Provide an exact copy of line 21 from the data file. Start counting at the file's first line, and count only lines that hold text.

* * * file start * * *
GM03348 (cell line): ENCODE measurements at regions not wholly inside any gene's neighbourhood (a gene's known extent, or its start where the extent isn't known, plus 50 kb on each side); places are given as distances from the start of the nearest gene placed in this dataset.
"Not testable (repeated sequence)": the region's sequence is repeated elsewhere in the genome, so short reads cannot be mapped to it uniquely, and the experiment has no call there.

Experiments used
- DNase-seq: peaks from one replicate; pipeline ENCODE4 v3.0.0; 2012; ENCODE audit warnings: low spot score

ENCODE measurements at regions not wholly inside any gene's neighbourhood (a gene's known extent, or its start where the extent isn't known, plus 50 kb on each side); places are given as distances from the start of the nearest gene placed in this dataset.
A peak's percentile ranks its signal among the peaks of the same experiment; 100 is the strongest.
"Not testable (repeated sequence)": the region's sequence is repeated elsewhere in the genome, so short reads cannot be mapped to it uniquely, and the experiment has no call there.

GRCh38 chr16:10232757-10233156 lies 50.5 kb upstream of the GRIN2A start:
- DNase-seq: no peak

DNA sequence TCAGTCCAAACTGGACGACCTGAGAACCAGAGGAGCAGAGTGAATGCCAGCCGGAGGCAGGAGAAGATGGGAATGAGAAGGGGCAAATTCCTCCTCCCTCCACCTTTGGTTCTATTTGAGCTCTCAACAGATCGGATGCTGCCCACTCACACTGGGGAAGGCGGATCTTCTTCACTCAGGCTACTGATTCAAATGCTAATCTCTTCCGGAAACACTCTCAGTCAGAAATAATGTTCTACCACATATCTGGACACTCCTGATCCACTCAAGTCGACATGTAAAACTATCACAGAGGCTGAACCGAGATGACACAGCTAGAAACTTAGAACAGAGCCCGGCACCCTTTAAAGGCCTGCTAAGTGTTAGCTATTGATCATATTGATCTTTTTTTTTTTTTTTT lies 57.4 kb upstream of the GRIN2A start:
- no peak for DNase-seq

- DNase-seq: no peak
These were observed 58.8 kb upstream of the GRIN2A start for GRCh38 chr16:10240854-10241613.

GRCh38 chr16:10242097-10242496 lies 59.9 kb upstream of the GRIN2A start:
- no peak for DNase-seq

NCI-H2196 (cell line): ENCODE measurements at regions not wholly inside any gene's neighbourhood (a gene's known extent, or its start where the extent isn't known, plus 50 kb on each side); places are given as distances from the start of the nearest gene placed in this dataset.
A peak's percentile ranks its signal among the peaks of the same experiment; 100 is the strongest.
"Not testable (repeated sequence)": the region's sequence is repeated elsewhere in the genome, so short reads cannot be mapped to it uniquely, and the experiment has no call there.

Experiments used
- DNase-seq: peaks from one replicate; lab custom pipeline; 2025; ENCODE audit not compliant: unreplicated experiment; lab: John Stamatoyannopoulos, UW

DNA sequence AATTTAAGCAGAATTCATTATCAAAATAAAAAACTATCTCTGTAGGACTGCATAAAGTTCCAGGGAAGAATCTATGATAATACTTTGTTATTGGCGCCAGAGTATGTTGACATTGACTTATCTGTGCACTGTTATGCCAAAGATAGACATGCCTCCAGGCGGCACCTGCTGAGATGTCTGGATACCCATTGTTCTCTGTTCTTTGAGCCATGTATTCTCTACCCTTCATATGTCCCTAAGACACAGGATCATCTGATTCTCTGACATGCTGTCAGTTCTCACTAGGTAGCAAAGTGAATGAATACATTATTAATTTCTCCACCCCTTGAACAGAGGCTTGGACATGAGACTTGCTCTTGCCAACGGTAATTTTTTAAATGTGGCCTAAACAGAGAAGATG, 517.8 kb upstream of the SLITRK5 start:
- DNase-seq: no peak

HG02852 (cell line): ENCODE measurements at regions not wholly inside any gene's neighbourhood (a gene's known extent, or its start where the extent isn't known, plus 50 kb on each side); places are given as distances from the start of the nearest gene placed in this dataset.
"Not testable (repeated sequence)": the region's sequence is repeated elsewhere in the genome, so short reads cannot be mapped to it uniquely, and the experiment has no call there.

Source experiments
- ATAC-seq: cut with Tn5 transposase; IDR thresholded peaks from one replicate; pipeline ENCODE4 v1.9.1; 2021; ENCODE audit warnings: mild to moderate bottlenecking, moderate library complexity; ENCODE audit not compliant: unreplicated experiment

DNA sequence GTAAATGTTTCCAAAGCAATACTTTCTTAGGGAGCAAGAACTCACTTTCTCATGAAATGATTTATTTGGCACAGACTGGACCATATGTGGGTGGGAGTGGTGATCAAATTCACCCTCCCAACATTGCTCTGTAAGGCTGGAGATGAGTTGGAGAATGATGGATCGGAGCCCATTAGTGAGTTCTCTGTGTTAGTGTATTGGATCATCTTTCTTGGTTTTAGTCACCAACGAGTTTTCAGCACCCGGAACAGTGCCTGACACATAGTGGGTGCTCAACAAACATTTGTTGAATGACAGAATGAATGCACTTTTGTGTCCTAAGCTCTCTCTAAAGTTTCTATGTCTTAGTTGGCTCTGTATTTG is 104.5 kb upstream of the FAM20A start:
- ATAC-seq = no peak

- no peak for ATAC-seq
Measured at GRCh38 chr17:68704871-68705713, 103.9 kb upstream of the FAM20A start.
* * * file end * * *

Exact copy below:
DNA sequence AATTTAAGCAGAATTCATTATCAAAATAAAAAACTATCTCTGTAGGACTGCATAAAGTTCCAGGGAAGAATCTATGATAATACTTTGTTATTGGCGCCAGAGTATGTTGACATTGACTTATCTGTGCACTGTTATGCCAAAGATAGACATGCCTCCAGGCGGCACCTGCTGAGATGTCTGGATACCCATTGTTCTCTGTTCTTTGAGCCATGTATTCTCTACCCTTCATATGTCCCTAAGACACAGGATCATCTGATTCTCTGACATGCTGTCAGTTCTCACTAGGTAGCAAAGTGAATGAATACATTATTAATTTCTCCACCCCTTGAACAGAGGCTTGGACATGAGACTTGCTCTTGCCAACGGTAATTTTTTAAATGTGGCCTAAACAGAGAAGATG, 517.8 kb upstream of the SLITRK5 start: